Banff Musicians in Residence Open Concert: INTERACTIVITY

Justin Wright, Dana Sipos and Lina Andonovska at Banff Centre, 2019

Justin Wright, cello; Dana Sipos, guitar/vocals; and Lina Andonovska, flute; at Banff Centre, 2019.

Faculty mentor pianist+multimedia performing artist Megumi Masaki and exciting musicians from the Banff Musicians in Residence program push boundaries of interactivity between sound, image, text and movement to explore new expressive potentials.

Masaki's work is connected deeply to community and how human rights and environmental issues can be communicated through performances to create narratives and tools for change. Listeners will be drawn into the beauty of an inspired sonic and visual journey that will motivate dialogue and action in us all.


Program Curation and Repertoire

View House Program

Artist biographies are included in the House program. 

1. MAYSUN’s (Etienne Mason) work explores the relationship between the temporality and spatiality of sound. This project is based around the use of sounds from real life environment and transforming them into musical tones to be used in the creation of soundscapes. The sounds sampled are transformed using tape cassettes, physical spaces, modular synthesis, feedback and effect pedals. This allows the sound to be altered in pitch spliced and stretched, adding imperfections and artifacts along the way. The compositions are created as if they were soundtracks to life events. This process aims to add depth to the listening experience by giving a sense of time and space throughout the music.

2. Rockey’s Duo Untitled – gloria is an excerpt from the large-scale project we (Luciane Cardassi & Katelyn Clark) are creating for piano, harpsichord, and electronic processes, based on the Messe de Nostre Dame (c.1365). Written by French poet-musician Guillaume de Machaut (c.1300–1377), the original performance circumstances for the Messe remain largely unknown. We have re-imagined his music through intabulation (a historical practice for playing vocal pieces on instruments), improvisation, and sampling. The accompanying visual is a rendering of angels turning the universe, taken from the 14th-century French Breviari d’Amor (Harley MS 4940). We gratefully acknowledge the support of the Canada Council for the Arts.

3. Alexis Normand performs excerpts from her bilingual show, French Enough, that shines a light on Francophone life in Saskatchewan.  

Sing Me Home: a song filled with prairie nostalgia and the comforting feeling of coming home. 
Sans mots: a song about intergenerational transmission of language. 

4. Pei-Chen Chen “Life is like a jigsaw puzzle." This performance explores the composer  Cecilia Livingston's Memories for Piano that resonant with my own narrative, the dancers’ bodies, and perhaps, your stories. Over the Hill and Far Away describes a walk into the woods. What do you see and hear? Is it a dream, or is it real? Through The Glass expresses how we see things differently as adults from when we were children, even for those things that seem the same.

5. Hannah Epperson's live performance will be half structured and half improvised, a dialectical balance she strives to achieve in all pursuits of serious play. She’ll be using loop station, various effects pedals, violin, synth and vocals to bring her compositions to life.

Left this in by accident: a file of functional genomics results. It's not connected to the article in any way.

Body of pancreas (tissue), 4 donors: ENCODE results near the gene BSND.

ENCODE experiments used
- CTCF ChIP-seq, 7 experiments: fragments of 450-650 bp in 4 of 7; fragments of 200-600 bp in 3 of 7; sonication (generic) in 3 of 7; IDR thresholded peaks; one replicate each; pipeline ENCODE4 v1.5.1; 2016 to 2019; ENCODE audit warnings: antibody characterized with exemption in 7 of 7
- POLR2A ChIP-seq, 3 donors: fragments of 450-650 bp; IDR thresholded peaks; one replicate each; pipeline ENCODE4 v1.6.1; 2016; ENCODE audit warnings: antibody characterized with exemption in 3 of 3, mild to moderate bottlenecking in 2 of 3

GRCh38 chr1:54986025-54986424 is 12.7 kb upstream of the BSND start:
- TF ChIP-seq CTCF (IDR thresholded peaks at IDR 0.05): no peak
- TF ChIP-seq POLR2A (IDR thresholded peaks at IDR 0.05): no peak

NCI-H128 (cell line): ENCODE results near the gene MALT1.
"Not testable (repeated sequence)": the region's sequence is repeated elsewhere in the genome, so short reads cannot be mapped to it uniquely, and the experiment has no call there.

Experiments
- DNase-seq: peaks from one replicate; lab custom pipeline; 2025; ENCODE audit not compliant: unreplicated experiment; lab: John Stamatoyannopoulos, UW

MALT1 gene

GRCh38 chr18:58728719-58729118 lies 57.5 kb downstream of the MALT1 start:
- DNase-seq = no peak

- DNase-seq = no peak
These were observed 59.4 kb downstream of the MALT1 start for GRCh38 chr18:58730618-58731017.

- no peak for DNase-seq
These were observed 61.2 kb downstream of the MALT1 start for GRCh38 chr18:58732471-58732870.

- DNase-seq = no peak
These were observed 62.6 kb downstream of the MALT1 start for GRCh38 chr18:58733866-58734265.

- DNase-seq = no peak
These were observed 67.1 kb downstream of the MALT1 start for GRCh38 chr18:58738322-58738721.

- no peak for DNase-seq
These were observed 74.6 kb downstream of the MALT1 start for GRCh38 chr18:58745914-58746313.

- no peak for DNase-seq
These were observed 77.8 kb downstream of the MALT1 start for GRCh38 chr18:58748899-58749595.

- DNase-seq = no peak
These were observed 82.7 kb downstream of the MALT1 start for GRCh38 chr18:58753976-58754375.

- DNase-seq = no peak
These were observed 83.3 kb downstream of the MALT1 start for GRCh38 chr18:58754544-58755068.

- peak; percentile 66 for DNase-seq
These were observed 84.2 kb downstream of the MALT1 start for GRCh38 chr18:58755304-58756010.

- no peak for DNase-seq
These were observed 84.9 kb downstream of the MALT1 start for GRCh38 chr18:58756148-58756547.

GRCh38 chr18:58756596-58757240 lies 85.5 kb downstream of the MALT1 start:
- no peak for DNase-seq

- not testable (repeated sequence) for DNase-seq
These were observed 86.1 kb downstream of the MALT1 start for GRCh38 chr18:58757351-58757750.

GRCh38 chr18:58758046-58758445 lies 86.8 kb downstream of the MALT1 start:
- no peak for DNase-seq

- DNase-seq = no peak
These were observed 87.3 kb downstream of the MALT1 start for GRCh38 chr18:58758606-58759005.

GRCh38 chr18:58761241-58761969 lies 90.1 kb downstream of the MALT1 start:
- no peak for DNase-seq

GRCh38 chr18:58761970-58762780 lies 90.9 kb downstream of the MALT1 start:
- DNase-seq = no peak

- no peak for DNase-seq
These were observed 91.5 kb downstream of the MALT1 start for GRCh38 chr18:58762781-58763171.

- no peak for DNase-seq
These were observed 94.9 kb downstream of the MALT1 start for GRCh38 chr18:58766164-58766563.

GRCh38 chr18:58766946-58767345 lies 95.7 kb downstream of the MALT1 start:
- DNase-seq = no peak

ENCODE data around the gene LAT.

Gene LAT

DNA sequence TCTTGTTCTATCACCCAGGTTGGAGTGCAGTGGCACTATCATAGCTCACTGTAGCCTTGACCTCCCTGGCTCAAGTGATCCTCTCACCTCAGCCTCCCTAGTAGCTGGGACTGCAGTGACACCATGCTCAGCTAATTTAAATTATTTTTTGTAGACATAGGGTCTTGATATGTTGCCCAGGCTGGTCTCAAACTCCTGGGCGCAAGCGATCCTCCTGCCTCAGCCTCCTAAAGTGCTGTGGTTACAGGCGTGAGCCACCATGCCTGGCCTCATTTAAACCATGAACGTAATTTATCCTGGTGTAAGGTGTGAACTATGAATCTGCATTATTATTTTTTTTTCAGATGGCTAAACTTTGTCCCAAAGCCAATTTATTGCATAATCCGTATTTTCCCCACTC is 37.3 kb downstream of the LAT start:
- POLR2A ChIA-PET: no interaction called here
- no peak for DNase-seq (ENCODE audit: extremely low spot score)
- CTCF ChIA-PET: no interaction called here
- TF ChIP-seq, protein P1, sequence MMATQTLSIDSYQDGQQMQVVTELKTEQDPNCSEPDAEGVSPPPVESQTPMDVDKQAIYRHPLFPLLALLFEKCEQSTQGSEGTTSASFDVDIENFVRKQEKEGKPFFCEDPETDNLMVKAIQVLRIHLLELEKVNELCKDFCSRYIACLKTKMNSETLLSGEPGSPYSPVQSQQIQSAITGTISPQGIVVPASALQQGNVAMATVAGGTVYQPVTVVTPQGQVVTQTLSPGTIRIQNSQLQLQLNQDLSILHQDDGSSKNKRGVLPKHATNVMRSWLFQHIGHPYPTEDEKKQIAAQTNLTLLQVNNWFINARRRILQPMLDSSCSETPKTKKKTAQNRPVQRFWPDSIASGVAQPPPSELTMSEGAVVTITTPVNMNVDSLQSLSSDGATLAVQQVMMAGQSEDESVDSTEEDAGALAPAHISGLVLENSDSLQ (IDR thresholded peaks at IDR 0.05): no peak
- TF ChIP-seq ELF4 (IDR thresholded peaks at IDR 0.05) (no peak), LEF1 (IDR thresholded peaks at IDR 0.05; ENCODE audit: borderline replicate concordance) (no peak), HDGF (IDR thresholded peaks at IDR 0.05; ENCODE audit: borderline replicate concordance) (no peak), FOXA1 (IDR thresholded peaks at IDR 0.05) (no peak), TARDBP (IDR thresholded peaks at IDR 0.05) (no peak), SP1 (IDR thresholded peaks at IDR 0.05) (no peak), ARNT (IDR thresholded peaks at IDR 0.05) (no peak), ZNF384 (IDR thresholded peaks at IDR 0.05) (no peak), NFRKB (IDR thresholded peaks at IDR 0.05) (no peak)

6. And bleak blew the easterly wind for piano, live electronics and video by Ollie Hawker, Katie Muir and Megumi Masaki (2022)
Martin Daigle, percussion
Benjamin Portzen, live electronics

And bleak blew the easterly wind was written for Megumi Masaki’s HEARING ICE large-scale project that examines the impacts of changes to ice on communities.

And bleak blew the easterly wind is a eulogy for the Sphinx, Scotland's longest-lasting snow patch. Located on Braeriach in the Cairngorms, the Sphinx only melted away completely three times in the 20th century, but has disappeared five times in the last 20 years. As a visual spectacle, the patch itself is small and humble, but as a symbol of the effects of the current climate emergency, it is powerful and saddening.

A lot of environmental music takes the acoustic instruments as natural forces to be disrupted by electronic elements. We want to challenge this metaphor by having the electronic element consist of pure, untouched sine tones which are gradually disrupted and overtaken by the piano. The piano material is a torn up, mutilated version of the Scottish traditional tune The Road to Dundee. In framing the tune and the piano as the disruptive force, the piece challenges ideas of the assumed naturalness of folk music.

The video was inspired by Celtic funeral tradition. First the ice melts, then the fog comes and envelopes the landscape, before it is visited by its old friends: the unpredictable wind, the dramatic rain, the stoic sun and finally the mournful moon.

Ollie Hawker is a Glasgow-based composer and improviser primarily interested in ideas of digital nostalgia. He was awarded the 2020 Kimie Composition Prize and was selected to participate in the Banff Centre’s Evolution: Classical 2022 program.
Katie Muir is a Glasgow based multidisciplinary videographer, graphic designer and visual artist. Her practice centres around the climate anxiety felt by so many as we globally sit at the knife’s edge of the climate crisis.

We gratefully acknowledge Creative Scotland and Iain Cameron for his research on the Sphinx.

Sing Me Home is a song filled with prairie nostalgia and the comforting feeling of coming home. 
Sans mots is a song about intergenerational transmission of language. 

7. Rum Ragged (Mark Manning & Aaron Collis)
The Thing About Fish describes the significance of the fishing industry to the cultural fabric of the province of Newfoundland and Labrador. Doucet’s is a set of reels consisting of a traditional tune and two locally composed tunes from the island of Newfoundland.